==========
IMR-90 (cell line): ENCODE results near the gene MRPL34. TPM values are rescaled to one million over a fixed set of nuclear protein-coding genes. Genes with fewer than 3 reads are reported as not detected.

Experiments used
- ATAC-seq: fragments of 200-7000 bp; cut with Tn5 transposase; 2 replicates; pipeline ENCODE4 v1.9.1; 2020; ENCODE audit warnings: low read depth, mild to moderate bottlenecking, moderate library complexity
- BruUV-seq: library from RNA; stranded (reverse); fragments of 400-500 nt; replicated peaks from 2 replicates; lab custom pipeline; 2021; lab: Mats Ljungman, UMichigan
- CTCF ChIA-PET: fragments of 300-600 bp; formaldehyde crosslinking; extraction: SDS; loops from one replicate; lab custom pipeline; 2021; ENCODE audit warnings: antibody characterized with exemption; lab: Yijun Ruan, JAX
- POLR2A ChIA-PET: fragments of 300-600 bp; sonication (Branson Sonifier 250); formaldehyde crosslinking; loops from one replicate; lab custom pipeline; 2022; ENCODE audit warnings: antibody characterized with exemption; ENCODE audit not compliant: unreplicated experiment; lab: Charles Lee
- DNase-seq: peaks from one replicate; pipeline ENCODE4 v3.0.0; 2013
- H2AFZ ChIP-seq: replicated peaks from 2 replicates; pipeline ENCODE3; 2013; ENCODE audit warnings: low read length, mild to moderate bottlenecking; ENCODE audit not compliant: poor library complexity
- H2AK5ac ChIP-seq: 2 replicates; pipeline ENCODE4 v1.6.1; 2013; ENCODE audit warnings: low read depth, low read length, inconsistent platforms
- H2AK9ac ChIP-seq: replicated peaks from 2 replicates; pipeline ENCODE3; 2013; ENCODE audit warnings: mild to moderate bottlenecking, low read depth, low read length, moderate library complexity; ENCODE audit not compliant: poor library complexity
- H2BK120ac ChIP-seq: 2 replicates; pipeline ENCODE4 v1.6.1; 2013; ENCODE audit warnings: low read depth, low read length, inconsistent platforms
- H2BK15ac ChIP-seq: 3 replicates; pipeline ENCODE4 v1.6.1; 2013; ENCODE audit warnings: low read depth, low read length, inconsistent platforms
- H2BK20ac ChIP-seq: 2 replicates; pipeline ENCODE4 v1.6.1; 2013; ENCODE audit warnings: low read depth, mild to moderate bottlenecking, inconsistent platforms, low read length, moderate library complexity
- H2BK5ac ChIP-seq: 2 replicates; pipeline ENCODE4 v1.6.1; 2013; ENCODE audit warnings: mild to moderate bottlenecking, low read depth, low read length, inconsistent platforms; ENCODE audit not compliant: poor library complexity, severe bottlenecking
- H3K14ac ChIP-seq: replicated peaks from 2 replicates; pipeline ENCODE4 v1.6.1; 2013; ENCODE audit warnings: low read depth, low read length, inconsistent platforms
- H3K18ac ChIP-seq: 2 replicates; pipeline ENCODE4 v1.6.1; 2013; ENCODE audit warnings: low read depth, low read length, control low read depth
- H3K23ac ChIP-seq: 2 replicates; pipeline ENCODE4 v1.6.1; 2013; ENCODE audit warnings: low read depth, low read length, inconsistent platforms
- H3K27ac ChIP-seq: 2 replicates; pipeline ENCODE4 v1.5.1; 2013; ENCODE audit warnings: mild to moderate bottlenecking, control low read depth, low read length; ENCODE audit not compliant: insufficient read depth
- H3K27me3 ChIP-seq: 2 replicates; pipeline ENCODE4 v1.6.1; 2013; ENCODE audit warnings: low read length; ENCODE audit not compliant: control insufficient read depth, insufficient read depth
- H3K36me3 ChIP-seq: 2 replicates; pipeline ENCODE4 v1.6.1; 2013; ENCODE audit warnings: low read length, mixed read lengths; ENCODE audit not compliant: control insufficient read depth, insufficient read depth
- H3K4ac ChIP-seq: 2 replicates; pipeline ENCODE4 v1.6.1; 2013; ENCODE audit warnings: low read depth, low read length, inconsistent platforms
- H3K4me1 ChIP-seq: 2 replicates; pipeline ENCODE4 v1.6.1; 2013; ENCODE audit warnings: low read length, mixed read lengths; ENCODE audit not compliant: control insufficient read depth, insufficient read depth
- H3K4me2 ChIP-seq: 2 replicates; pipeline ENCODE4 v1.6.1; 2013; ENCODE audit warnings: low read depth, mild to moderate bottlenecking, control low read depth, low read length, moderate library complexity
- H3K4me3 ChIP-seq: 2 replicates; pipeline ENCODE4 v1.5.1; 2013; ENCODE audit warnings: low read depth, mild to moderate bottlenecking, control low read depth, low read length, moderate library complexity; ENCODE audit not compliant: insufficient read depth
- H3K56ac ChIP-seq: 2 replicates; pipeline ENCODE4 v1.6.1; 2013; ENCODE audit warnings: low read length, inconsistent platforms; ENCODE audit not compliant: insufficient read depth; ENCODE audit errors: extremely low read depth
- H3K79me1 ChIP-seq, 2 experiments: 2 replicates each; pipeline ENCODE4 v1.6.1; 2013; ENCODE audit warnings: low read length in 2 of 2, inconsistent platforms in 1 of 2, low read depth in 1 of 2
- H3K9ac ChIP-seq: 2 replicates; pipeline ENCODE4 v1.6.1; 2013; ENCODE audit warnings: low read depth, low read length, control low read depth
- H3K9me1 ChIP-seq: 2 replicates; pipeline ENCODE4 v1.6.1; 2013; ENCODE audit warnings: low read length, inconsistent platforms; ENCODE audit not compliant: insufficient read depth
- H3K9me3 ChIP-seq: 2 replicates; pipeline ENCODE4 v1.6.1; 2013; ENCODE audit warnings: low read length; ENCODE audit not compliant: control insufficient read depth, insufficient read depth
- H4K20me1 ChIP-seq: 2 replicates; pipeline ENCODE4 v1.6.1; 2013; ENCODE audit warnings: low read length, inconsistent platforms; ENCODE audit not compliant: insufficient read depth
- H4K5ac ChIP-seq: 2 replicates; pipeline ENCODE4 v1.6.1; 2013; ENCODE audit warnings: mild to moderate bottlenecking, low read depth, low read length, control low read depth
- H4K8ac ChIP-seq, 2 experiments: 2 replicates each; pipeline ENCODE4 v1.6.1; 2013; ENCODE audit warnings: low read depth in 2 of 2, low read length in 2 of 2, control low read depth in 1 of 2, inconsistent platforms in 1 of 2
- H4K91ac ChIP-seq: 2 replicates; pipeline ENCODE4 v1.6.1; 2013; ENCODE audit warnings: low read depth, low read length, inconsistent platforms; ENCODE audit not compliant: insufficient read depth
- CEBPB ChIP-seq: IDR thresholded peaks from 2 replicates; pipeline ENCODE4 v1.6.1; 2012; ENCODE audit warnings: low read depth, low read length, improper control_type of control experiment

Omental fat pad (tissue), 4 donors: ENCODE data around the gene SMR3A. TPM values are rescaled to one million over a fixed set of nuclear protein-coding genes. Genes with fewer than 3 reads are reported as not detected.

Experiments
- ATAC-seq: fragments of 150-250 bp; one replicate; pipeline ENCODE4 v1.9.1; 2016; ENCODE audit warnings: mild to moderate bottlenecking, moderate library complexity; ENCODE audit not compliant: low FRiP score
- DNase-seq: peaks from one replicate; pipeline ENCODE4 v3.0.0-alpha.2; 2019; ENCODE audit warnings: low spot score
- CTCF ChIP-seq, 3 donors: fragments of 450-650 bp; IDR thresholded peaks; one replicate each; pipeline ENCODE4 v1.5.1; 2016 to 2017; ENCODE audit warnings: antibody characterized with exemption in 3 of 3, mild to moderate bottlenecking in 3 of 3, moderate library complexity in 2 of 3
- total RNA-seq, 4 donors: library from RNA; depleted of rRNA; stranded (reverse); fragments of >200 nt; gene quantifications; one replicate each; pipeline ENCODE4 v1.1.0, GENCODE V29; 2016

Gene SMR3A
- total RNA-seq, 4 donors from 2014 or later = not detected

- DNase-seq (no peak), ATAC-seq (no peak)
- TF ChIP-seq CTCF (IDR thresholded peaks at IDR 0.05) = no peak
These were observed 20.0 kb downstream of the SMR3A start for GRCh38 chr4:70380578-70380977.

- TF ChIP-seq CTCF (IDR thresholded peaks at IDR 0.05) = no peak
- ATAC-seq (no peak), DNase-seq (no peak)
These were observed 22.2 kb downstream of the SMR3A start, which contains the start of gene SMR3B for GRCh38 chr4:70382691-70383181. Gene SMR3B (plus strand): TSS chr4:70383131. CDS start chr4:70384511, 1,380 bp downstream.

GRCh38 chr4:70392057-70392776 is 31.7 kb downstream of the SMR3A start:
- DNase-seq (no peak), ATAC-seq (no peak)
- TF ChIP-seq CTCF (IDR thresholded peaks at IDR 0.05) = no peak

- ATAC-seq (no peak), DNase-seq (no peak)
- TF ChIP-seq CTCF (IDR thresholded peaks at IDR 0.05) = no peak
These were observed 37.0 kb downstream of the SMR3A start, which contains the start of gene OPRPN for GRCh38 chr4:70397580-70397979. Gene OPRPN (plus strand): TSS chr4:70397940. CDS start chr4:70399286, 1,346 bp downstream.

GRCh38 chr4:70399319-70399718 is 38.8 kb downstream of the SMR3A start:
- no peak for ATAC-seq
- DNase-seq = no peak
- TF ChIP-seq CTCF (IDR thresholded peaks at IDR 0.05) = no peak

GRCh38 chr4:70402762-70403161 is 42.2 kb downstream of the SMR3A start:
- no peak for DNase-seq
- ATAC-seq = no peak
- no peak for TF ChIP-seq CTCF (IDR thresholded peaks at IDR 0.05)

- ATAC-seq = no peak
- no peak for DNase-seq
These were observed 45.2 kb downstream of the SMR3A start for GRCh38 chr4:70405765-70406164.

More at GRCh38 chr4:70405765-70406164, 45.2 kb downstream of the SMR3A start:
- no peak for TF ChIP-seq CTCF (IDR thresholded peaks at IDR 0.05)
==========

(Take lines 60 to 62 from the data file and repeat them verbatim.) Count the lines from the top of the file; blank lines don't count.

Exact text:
- no peak for DNase-seq
- ATAC-seq = no peak
- no peak for TF ChIP-seq CTCF (IDR thresholded peaks at IDR 0.05)